Timing troop deploymentsA senior U.S. military commander disclosed that Washington was discussing with Seoul the redeployment of an undetermined number of American soldiers in Korea to Afghanistan. Admiral Mike Mullen, chairman of the Joint Chiefs of Staff, answering questions about a possible additional troop redeployment during a recent visit to U.S. troops here, said that it is “one of the issues in discussion with the Koreans.” The reassignment of U.S. troops, whose numbers here hover around 28,500, would mark the second pullout after U.S. troops were sent to Iraq, and there are fears that such a move could undermine Korea’s security readiness. Moreover, in a recent security meeting, Seoul agreed to assume operational control of Korean forces in wartime from the U.S. by April 2012.
The U.S. has been hinting at a gradual disengagement of land forces in Korea as part of its Global Defense Posture Review, something it has pursued since 2000, so as to apply its overseas combat forces more quickly to high-conflict areas. The two countries first commented on the idea of the “strategic flexibility” of the U.S. forces in Korea after an annual security meeting in 2003. The concept basically indicates that the U.S. will realign and reposition its military operations in Korea toward a broader global posture. In 2006, Seoul finally announced its compliance with Washington’s changed military strategy in return for the U.S. assurance that Korean troops would not be pulled into any regional conflict in the Northeast Asian region that the Korean people did not want to be involved in. It literally gave its approval to the idea that the U.S. can move American troops stationed here anywhere else at any time.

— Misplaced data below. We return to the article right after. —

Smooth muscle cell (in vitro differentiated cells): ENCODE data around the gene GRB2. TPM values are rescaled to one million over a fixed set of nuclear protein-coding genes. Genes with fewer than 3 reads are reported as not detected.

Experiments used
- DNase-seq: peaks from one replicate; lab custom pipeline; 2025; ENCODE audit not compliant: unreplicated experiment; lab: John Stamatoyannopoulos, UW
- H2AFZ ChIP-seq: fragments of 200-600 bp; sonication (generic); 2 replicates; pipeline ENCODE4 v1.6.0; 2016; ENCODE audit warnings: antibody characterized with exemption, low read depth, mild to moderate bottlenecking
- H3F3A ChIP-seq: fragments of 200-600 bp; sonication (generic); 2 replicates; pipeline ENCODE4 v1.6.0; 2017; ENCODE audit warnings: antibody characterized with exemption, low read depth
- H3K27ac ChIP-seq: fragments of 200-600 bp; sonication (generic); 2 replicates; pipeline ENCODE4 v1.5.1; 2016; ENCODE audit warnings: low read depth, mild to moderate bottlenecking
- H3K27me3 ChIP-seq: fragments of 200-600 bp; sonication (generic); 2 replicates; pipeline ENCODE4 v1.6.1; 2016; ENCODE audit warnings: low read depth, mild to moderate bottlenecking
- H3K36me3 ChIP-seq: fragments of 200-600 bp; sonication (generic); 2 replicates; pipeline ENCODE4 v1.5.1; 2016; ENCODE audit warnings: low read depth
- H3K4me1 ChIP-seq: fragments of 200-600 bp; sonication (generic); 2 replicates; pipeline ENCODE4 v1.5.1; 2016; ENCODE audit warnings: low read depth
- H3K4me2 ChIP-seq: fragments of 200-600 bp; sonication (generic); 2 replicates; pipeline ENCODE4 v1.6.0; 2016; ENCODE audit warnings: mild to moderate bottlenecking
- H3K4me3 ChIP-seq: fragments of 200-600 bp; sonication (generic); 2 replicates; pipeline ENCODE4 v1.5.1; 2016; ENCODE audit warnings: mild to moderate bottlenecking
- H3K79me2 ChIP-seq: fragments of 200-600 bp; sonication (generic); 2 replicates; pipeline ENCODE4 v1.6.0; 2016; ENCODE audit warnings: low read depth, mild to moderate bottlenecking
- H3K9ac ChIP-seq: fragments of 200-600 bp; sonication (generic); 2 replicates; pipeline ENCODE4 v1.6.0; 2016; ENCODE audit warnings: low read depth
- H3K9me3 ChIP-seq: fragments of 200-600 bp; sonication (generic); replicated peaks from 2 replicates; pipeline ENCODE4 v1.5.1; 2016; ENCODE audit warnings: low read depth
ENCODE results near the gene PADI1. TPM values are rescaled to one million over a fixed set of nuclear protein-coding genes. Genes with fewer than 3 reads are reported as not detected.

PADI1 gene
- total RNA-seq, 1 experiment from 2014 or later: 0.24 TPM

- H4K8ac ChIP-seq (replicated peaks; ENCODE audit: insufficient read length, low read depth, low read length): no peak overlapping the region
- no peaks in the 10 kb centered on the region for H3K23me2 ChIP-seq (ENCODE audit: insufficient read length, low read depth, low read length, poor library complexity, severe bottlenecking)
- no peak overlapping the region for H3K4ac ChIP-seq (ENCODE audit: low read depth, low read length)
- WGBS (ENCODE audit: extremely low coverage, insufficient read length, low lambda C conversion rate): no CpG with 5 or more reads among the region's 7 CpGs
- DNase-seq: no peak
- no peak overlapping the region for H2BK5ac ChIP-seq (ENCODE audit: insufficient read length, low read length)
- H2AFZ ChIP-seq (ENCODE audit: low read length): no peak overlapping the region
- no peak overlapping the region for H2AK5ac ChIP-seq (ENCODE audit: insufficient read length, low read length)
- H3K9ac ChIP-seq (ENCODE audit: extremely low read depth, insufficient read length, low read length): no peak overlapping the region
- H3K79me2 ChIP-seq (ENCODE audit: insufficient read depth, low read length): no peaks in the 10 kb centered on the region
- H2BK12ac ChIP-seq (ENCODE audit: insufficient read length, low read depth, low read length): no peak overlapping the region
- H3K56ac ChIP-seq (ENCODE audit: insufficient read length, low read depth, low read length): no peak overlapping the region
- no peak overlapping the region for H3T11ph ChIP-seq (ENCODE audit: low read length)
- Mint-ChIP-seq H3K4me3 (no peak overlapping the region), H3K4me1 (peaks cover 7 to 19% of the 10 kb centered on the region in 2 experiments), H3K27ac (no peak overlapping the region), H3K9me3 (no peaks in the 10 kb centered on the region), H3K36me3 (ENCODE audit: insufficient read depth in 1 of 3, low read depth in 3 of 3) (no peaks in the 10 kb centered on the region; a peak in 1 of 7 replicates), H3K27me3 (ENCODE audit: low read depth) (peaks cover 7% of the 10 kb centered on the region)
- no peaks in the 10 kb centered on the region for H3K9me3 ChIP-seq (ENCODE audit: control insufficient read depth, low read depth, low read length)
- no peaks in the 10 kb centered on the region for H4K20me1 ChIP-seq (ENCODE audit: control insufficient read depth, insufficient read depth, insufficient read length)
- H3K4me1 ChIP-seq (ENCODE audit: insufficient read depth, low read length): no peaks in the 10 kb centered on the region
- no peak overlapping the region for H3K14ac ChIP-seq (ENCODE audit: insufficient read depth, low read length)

We are not attempting to raise a stink about this. But both countries need to reaffirm that the U.S. deterrent against North Korea will not be undermined by U.S. troop deployments. We are at a critical moment, with tension on the peninsula heightened by North Korea’s active nuclear development. We must move more quickly to beef up the capabilities of the Korean forces. The U.S. must avoid scheduling the transfer of wartime operational control at the same time as troop redeployments to the Middle East. We believe this is another reason to defer the transfer year, because the “strategic flexibility” of the U.S. military presence in Korea means that the size of the U.S. combat force here will decrease.